What is Microneedling and What Does it Do?
Microneedling creates thousands of microscopic channels in the skin and can be categorized as either medical or cosmetic. There are many different types of microneedling devices including rollers, stamps and electronic devices.
Cosmetic microneedling devices contain needles that are 0.1 to 0.3mm in length and create microscopic channels to increase the absorption of topical products into the skin. Cosmetic microneedling also stimulates keratinocytes (skin cells) to release growth factors, which increases cell turnover.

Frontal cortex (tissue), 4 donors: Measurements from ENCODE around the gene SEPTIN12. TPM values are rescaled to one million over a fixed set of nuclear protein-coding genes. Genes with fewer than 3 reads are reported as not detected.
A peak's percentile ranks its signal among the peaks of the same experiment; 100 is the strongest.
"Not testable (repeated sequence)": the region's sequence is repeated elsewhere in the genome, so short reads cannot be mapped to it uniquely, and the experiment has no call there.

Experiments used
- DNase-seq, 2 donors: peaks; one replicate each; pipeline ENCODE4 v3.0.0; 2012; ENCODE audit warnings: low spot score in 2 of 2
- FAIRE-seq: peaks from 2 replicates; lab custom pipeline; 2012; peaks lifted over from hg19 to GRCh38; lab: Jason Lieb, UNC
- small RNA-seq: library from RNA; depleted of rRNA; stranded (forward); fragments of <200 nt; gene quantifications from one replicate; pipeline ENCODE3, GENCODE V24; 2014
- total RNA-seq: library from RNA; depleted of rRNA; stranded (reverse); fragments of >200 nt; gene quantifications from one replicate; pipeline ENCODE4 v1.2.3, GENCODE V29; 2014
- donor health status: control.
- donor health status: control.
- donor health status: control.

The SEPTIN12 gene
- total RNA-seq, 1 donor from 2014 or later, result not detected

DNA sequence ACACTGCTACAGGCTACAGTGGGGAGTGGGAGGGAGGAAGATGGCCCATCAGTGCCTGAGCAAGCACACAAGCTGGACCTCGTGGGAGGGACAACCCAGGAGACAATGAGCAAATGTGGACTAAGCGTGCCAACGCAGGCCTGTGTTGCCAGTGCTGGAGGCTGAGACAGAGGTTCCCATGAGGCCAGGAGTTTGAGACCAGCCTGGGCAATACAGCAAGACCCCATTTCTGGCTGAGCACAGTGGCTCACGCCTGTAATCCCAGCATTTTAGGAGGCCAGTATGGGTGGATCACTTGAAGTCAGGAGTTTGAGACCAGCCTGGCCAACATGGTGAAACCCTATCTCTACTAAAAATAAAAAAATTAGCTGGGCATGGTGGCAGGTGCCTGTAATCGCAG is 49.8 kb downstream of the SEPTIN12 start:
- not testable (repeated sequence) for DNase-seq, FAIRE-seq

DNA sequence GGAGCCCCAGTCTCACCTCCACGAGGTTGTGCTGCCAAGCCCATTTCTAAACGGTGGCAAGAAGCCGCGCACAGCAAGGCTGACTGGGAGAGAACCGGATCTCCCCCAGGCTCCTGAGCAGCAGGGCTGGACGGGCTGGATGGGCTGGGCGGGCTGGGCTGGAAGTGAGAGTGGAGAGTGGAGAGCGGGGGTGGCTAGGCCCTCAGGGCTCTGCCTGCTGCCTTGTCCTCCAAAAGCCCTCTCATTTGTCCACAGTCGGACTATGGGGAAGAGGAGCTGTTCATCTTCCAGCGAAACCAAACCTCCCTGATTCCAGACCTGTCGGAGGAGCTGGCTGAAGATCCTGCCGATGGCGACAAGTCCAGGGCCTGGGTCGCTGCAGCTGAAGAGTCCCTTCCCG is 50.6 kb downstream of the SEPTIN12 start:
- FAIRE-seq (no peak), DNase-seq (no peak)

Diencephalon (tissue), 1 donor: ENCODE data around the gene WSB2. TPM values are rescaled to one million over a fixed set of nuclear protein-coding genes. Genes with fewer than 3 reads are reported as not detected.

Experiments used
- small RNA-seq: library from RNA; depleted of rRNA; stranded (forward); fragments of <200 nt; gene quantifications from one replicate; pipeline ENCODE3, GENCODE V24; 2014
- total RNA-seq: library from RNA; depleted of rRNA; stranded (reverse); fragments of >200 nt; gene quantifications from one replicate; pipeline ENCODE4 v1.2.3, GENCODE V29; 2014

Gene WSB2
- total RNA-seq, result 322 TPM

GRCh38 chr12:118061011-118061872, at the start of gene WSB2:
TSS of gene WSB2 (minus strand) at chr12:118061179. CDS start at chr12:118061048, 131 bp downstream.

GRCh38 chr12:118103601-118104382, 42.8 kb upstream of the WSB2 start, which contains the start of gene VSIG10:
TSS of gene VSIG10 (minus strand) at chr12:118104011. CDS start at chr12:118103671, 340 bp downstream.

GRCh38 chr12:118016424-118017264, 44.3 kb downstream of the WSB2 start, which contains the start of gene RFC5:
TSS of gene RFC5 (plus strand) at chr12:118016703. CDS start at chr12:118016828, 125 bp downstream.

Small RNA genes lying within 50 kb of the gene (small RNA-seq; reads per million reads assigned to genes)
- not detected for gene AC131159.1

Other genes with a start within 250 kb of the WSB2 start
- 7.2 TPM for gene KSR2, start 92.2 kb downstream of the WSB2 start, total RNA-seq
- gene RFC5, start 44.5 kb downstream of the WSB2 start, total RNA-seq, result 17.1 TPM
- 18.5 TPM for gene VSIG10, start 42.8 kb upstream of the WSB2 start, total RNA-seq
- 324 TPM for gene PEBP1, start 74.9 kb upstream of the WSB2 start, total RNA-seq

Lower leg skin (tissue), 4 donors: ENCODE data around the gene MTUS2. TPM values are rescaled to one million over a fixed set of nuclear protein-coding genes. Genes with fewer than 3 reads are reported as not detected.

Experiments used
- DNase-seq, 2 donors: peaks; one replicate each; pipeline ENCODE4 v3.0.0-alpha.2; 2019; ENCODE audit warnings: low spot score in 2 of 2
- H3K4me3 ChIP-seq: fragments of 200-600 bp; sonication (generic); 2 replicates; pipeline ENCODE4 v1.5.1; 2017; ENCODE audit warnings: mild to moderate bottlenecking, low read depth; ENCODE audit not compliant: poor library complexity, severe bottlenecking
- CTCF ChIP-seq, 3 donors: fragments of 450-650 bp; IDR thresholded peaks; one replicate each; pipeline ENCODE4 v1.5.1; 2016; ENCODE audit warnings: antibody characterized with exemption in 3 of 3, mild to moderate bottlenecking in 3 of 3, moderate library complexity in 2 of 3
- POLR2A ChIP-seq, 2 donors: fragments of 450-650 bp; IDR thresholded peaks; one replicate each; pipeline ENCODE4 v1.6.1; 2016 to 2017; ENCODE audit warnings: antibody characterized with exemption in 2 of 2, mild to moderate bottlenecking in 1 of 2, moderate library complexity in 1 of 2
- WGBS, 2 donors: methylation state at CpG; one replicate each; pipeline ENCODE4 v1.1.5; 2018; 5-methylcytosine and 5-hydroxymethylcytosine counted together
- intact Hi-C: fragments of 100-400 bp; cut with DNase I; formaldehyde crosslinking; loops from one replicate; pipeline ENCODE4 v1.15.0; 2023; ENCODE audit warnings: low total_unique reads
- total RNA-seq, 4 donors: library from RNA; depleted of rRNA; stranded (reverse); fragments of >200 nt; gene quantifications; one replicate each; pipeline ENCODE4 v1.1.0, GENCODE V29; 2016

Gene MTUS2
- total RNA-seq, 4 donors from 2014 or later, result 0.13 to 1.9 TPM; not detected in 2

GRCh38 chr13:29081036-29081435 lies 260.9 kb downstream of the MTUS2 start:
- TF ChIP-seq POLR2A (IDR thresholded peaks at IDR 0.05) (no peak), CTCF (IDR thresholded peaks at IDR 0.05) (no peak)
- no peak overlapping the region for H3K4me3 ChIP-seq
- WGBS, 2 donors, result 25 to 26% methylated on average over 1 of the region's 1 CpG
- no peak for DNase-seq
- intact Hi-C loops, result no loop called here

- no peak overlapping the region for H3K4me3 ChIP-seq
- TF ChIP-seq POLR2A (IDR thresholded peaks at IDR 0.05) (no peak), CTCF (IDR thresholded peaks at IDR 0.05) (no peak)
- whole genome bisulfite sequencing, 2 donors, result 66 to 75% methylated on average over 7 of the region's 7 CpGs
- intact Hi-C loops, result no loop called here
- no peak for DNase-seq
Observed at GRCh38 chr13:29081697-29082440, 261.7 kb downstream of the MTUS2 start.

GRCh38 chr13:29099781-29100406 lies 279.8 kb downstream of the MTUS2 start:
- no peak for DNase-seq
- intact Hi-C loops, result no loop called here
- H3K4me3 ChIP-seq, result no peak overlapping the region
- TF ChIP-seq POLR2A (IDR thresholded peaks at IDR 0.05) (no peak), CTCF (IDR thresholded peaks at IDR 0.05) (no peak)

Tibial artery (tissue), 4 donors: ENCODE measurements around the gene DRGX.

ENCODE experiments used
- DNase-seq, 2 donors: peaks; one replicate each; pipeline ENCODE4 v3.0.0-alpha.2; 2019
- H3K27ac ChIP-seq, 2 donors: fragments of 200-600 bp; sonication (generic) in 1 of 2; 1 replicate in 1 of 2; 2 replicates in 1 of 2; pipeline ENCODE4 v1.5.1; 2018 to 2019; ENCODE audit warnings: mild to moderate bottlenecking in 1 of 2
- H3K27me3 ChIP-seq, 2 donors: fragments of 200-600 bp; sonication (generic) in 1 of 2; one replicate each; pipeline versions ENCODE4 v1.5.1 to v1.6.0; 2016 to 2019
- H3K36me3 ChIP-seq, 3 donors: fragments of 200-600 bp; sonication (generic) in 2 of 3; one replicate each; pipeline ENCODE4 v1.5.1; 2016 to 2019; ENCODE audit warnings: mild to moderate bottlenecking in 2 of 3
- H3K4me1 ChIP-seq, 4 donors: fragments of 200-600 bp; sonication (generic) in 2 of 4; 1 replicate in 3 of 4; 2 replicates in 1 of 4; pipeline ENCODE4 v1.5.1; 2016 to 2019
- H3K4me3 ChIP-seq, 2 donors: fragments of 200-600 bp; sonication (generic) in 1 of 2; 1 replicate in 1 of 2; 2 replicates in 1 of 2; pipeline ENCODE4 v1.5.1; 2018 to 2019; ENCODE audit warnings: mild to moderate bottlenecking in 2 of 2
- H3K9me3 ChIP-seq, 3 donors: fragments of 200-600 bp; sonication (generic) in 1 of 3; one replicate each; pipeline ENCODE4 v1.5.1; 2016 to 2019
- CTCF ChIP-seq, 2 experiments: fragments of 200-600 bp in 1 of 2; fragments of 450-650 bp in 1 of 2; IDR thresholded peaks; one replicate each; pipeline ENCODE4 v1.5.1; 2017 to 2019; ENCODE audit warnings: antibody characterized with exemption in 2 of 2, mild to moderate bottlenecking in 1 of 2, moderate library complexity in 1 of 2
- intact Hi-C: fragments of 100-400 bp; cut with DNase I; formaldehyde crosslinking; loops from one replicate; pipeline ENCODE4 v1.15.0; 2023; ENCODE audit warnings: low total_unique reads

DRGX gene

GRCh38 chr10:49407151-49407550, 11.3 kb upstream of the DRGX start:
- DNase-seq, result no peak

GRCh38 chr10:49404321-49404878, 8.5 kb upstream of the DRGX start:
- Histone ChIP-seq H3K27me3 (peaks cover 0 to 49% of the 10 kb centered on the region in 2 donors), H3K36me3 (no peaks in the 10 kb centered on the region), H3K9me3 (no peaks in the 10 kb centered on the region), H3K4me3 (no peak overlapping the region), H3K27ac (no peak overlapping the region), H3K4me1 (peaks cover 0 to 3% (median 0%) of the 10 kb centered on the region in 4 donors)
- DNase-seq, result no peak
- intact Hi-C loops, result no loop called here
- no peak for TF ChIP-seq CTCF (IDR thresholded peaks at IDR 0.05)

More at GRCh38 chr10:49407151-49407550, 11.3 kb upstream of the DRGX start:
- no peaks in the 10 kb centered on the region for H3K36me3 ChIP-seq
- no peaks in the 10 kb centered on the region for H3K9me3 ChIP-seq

Medical microneedling devices contain needles that are 0.5 to 3mm in length, which produces a controlled skin injury without damaging the epidermis. These micro-injuries set up a wound-healing cascade. This stimulates keratinocytes and fibroblasts to release various growth factors resulting in accelerated epidermal cell turnover and increased collagen, elastin and glycosaminoglycan (e.g. hyaluronic acid) production. The needles also physically break down scar tissue and allow it to revascularize. Studies have shown improvements in scar appearance, wrinkles and skin surface irregularities with microneedling treatments. Medical microneedling devices are to be used by physicians, nurses and other trained skin care professionals, not at home.
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Singh A, Yadav S. Microneedling: Advances and widening horizons. Indian Dermatology Online Journal 2016.